What Exactly Is Social Security? (And How Much Money Do You Get?)

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In the United States, "social security" usually refers to the government's social insurance program, which provides payments to disabled people, retired workers and their spouses and families. This insurance is officially called the Old-Age, Survivors and Disability Insurance (OASDI) program.

Social security is funded by taxing workers' pay through the Federal Insurance Contributions Act tax, commonly called FICA. As of this year, the social security tax rate is 6.2 percent on earnings up to $106,800. Any income earned above this amount is not subject to the tax.

How did social security get started?

OASDI was put into place by the Social Security Act, signed by President Franklin Roosevelt on Aug.14, 1935, as a way to protect the elderly from poverty and ease the effects of unemployment. Originally, the act only subjected some jobs to the paying the tax , and only people in those jobs could receive benefits.

Today, most work even self-employment is subject to and benefits from social security. The original program also didn't include disability insurance, or benefits for a surviving family. These provisions were added later.

According to the Social Security Administration, the first social security taxes were collected in 1937, and the first regular payments were made to a retired woman named Ida Mae Fuller in 1940. Fuller received $22.40 monthly.

OASDI paid a total of $35 million in benefits in 1940. By 2008, total social security payments rose to more than $500 billion yearly, according to the SSA.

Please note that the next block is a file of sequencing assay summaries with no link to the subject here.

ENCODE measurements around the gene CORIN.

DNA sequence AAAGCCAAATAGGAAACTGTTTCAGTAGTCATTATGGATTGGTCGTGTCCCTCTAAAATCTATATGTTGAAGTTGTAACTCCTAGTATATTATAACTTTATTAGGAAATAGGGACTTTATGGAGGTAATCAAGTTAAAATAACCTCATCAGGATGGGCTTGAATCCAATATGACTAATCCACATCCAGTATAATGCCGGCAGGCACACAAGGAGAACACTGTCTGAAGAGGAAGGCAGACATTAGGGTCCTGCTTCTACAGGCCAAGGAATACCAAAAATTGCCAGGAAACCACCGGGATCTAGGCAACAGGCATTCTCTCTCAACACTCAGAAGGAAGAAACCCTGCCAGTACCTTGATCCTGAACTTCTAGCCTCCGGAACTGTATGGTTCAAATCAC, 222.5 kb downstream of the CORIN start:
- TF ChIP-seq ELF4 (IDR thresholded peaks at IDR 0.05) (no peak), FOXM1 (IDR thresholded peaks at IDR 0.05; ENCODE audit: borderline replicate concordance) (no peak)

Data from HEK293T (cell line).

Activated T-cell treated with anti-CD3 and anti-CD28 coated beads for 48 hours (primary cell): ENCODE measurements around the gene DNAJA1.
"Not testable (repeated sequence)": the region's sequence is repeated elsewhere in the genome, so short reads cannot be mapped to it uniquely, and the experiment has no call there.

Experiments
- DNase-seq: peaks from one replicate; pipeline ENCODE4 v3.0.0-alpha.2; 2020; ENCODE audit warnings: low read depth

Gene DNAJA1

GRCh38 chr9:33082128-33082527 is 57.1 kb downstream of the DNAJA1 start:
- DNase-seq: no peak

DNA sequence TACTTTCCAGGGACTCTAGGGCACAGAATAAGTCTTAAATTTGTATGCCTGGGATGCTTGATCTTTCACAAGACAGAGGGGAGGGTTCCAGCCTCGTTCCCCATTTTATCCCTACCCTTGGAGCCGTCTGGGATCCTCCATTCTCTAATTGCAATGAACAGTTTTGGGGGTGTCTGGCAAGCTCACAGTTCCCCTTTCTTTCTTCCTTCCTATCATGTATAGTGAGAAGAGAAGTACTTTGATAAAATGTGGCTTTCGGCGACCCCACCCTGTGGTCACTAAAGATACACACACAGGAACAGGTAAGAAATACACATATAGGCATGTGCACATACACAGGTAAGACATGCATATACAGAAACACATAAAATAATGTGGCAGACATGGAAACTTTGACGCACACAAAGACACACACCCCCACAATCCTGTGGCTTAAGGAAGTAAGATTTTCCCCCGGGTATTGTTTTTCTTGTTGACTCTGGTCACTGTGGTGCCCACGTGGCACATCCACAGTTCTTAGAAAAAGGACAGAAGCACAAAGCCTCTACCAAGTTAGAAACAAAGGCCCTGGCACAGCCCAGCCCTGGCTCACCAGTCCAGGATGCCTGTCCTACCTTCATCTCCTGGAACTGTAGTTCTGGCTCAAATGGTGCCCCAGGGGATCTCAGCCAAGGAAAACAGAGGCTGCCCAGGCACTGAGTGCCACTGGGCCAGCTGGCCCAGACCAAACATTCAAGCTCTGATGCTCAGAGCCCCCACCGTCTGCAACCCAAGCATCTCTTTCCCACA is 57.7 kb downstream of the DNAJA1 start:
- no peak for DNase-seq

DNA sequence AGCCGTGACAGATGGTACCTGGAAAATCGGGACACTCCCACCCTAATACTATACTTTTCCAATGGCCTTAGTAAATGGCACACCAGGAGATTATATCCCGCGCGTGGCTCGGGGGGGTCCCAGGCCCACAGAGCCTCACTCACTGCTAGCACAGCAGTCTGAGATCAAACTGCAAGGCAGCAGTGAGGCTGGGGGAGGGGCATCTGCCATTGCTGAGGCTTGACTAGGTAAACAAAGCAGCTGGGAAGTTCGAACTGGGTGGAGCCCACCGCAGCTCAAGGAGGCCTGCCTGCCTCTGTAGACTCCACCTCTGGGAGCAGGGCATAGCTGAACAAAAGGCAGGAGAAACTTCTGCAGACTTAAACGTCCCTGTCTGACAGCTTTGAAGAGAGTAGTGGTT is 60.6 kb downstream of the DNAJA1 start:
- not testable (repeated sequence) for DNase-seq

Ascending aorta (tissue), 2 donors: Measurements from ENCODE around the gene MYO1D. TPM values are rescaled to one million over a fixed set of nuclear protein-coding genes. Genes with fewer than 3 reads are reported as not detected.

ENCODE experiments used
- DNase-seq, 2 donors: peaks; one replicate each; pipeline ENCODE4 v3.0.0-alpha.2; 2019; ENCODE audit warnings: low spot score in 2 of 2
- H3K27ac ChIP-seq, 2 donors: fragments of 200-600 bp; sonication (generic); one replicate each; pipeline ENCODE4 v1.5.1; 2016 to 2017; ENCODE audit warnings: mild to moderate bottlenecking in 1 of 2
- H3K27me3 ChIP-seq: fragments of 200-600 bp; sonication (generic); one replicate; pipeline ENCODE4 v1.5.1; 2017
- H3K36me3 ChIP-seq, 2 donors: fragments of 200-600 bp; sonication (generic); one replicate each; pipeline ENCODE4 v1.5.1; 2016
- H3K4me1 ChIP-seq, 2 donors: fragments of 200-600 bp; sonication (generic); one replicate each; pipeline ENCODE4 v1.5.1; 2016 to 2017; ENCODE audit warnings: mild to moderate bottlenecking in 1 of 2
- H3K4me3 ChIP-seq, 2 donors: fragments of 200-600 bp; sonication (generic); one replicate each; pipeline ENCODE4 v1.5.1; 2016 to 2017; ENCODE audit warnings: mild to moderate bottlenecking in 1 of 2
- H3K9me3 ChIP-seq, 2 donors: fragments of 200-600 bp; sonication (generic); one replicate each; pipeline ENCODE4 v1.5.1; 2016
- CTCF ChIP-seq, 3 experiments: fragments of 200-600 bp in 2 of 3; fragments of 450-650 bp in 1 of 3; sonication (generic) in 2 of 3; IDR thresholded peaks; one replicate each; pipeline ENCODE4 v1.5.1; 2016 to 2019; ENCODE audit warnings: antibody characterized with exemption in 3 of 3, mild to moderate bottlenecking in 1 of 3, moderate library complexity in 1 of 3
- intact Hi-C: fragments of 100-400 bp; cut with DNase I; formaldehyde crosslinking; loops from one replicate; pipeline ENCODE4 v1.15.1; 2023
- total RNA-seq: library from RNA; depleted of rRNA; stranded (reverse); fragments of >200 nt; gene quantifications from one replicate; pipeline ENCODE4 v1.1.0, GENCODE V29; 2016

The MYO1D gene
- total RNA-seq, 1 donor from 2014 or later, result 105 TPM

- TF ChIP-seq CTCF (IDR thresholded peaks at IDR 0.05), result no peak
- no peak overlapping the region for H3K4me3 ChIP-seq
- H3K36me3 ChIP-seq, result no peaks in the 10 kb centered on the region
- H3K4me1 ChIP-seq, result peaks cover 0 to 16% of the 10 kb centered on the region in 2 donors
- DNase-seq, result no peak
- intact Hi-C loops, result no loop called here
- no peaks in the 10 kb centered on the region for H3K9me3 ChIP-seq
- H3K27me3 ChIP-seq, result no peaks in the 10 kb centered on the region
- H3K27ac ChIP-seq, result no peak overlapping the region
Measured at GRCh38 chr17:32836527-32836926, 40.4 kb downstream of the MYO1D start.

How much do you get?

To receive social security, a worker must have worked at least 10 years, or collected 40 credits in the program's credit system, according to the SSA. Workers receive a credit for every $1,120 they earn, up to 4 credits per year.

To receive disability benefits, a person must suffer a disability that both meets the system's criteria and prevents them from working. Covered disabilities include a range of injuries and illnesses, such as a limb amputation and diseases of the immune system.

The official retirement age, at which you can receive full benefits, is 66. Workers can retire as early as 62, but receive reduced benefits, according to the SSA. The longer you continue working after age 65, the more your monthly payout will be.

The amount of money you receive is based on an average of your 35 highest-paid years, and is adjusted for inflation in the cost of living over your lifetime. Workers who worked more years, or had a higher salary and higher tax payments into the system, receive higher payments when they become eligible. As of 2010, the average monthly benefit is about $1,050 according to the AARP.

In most years of the OASDI program, payments made into the system by working people have equaled or exceeded payments out. But with large numbers of baby boomers entering retirement, and a historical decline in birthrates reducing the number of workers paying in, this balance is not expected to continue, according to future projections.

People of all political ideologies have proposed ways to fix the imbalance they range from privatizing all or part of the system to raising social security taxes on higher incomes.

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Life's Little Mysteries Contributor